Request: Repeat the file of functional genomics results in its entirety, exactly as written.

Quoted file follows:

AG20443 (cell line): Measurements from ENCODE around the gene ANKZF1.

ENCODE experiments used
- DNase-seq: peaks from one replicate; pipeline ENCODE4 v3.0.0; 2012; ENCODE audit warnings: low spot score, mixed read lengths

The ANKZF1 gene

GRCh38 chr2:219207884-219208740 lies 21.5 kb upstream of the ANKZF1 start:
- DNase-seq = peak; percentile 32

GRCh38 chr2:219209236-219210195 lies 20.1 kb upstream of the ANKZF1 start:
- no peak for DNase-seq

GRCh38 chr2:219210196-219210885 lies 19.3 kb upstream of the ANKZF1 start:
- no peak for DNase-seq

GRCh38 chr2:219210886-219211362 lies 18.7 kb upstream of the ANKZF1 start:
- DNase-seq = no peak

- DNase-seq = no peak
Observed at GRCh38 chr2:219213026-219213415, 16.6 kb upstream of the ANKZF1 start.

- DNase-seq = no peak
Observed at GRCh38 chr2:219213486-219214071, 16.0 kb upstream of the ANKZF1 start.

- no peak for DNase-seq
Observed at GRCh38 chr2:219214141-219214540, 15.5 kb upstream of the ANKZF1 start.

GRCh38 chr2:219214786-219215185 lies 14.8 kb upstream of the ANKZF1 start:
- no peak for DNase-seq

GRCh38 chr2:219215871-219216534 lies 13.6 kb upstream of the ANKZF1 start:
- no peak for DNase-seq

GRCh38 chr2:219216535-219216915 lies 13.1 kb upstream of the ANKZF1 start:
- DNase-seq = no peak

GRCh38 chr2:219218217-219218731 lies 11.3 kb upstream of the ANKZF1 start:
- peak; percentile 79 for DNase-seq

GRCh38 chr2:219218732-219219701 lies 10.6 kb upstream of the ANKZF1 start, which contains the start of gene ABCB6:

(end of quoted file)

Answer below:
AG20443 (cell line): Measurements from ENCODE around the gene ANKZF1.

ENCODE experiments used
- DNase-seq: peaks from one replicate; pipeline ENCODE4 v3.0.0; 2012; ENCODE audit warnings: low spot score, mixed read lengths

The ANKZF1 gene

GRCh38 chr2:219207884-219208740 lies 21.5 kb upstream of the ANKZF1 start:
- DNase-seq = peak; percentile 32

GRCh38 chr2:219209236-219210195 lies 20.1 kb upstream of the ANKZF1 start:
- no peak for DNase-seq

GRCh38 chr2:219210196-219210885 lies 19.3 kb upstream of the ANKZF1 start:
- no peak for DNase-seq

GRCh38 chr2:219210886-219211362 lies 18.7 kb upstream of the ANKZF1 start:
- DNase-seq = no peak

- DNase-seq = no peak
Observed at GRCh38 chr2:219213026-219213415, 16.6 kb upstream of the ANKZF1 start.

- DNase-seq = no peak
Observed at GRCh38 chr2:219213486-219214071, 16.0 kb upstream of the ANKZF1 start.

- no peak for DNase-seq
Observed at GRCh38 chr2:219214141-219214540, 15.5 kb upstream of the ANKZF1 start.

GRCh38 chr2:219214786-219215185 lies 14.8 kb upstream of the ANKZF1 start:
- no peak for DNase-seq

GRCh38 chr2:219215871-219216534 lies 13.6 kb upstream of the ANKZF1 start:
- no peak for DNase-seq

GRCh38 chr2:219216535-219216915 lies 13.1 kb upstream of the ANKZF1 start:
- DNase-seq = no peak

GRCh38 chr2:219218217-219218731 lies 11.3 kb upstream of the ANKZF1 start:
- peak; percentile 79 for DNase-seq

GRCh38 chr2:219218732-219219701 lies 10.6 kb upstream of the ANKZF1 start, which contains the start of gene ABCB6: